The entire point of off-road or dual-sport riding is getting away from the rat race and into the outdoors. We want to blow out the mental cobwebs and push our physical limits away from crowds, stress, traffic and speed limits. Sometimes we forget that we are also distancing ourselves from a parts supply, a mechanic or even an ambulance or other medical care. It is probably wise to recognize that you are responsible for your judgment and safety. But suppose for a minute that you are extremely careful when you ride, and that you prepare your machine meticulously for the adventure. That is not enough to make sure that you and your motorcycle get home together. Crashes and mechanical failures happen..
Naturally, the most important thing you can take with you is another rider or even a group of riders. Riding alone is crazy. After you comply with the group rule, concentrate on equipment that ensures you won’t be the guy who breaks and torpedoes the ride. That means assembling and carrying a properly equipped backpack or fanny pack or a combination of the two. Some riders like to have everything in the same pack. Others worry about carrying the weight high as you do with a backpack. Those riders prefer to wear the unavoidably heavy tools low in a fanny pack, and combine that with a smaller backpack containing the lighter and softer items. The final choice is to make the bike carry as much of the weight as possible.
Picking a Pack
Ideally you want to look for a backpack that has a strap system that doesn’t limit your motion. One with a chest strap between the shoulder straps, an adjustable waist belt and room for a hydration bladder is ideal. Personal preference will decide whether you are looking for a pack with multiple pockets or one with a capacious, largely undivided main compartment. The same is true of fanny packs. Some riders like a large one with multiple pockets and plenty of capacity. Others like to put commonly used tools in a smaller, single-compartment race pack and the remainder of the tools in the backpack. Look for a fanny pack that has some sort of traction material on the side you wear against your body.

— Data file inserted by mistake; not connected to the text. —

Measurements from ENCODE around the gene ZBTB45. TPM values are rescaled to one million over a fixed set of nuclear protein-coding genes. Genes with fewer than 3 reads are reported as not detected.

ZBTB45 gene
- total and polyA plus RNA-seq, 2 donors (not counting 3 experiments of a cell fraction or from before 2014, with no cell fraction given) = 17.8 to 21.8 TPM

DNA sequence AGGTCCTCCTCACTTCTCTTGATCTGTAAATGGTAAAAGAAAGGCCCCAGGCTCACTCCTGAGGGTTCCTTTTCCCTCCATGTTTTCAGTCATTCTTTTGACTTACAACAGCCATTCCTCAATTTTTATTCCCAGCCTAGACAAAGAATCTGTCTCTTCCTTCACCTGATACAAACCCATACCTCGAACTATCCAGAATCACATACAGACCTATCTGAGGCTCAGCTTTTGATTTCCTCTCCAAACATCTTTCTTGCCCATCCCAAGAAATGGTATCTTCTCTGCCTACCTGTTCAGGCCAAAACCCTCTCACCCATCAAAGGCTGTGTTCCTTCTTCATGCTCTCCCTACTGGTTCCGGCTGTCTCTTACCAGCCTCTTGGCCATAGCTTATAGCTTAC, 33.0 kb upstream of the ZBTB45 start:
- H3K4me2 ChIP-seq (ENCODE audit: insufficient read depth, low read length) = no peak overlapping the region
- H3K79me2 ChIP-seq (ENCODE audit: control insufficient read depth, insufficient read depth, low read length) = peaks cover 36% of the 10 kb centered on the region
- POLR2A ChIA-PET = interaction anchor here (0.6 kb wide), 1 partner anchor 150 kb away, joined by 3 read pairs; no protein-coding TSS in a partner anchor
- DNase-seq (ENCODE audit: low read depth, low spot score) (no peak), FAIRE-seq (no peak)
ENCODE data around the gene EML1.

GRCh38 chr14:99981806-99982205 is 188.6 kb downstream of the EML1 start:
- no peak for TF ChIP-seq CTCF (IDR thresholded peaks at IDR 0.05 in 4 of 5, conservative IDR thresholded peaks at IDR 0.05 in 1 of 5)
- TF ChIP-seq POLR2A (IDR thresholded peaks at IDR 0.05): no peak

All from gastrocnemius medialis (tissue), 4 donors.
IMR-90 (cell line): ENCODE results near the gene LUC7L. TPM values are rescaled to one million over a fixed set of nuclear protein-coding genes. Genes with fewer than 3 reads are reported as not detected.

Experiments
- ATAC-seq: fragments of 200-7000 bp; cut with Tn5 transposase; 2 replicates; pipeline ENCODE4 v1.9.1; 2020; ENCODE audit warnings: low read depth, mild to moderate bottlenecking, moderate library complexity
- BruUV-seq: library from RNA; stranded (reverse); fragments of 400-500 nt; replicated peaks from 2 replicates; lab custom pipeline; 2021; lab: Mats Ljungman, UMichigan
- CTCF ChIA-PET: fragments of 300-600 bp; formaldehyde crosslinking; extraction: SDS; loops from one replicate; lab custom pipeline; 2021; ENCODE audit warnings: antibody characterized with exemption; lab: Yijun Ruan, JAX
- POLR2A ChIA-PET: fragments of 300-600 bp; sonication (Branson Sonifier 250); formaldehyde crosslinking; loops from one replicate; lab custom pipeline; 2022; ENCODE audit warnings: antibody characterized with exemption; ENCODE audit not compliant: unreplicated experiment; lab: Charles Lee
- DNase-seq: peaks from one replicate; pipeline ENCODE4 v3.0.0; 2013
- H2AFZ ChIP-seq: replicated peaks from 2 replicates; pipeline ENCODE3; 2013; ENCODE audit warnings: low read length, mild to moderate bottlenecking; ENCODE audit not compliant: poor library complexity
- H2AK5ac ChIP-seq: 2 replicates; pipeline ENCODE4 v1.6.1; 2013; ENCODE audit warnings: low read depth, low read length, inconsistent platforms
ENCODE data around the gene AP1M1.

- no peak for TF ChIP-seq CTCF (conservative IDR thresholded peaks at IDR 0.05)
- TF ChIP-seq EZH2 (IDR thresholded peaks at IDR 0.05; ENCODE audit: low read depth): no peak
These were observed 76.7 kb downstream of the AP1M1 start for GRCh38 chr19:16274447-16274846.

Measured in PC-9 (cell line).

Take a hard look at your bike and make sure you have tools for any common mechanical problem. Specifically, be able to remove the seat and tank, spark plug, carburetor, and front and rear wheels. Don’t forget the hand guards. They often use hardware that is not common to your bike. You will want tools for suspension adjustments as well as the specialized tools to change and inflate the tires. CO2 cartridges are the easy way to inflate tires. There are several types and sizes of cartridges, in addition to several types of adapters. Ones that use the CO2 cartridges used in BB guns are the cheapest, but it takes at least twice as many cartridges as those with the threaded top. The really cheap, never-run-out way is a tiny bicycle tire pump.
In addition to general-purpose tools you may want some specialized items: a chain breaker, a folding saw for clearing heavily wooded trails, and Moose Racing Quicksteel Epoxy to repair engine cases for truly rocky rides. Some large zip ties, safety wire, tape and a couple of shop towels will also come in handy. Consider the weather. You may need a light, water-resistant jacket; a second pair of goggles; and extra gloves sealed in a zip-style plastic bag. Anti-fog solution, lip balm, toilet paper and mild pain relievers are all handy. You should carry a little money, a credit card, I.D. and paperwork for your bike in a waterproof bag. You’ll need a patch kit if you know how to use it. Most riders just carry a new tube. No matter what size bike you ride, just carry a front tube. You can use a front tube in the rear wheel, but it is much harder to fit a rear tube in the front tire. A length of fuel line to transfer gas from one bike to another is a handy item. Don’t try to siphon with it. Just connect the petcocks (non-EFI bikes, of course) and let the fuel level equalize. Choose your first aid kit in relation to how remote the ride is. The longer you are from help, the better the medical kit should be.
Live Better Electronically
At a minimum you should carry a cell phone, or at least one rider in the group should. For longer rides, little-known or new areas, or remote terrain, a GPS is a stellar idea. It will allow you to track your course, see existing routes, find your way back to the start and, worst case, call in coordinates if you need outside assistance. Finally, a SPOT Satellite GPS Messenger is an excellent addition. It is like a combo GPS/satellite phone. It allows you to track your route, check in via satellite and even send for help with the push of a button.
After you have assembled your kit, prep your bike for your next ride day using only your tool pack. Make sure you remove the wheels and change a tire. Adjust the change as well. That way there are no surprises when you are forced to work on your bike on the trail. Buttress the tools and parts with some energy food that travels well and drinking water, and you are as prepared as you can be. Think about how the pack(s) feel while you ride, and make adjustments as needed. You need all-day comfort, the ability to wear your protective gear, and freedom of movement. If you ride with a regular group, consider splitting some of the gear among riders. That way everyone can carry a lighter load yet still have everything you need on the ride. So have a great ride, and get your bike back in one piece.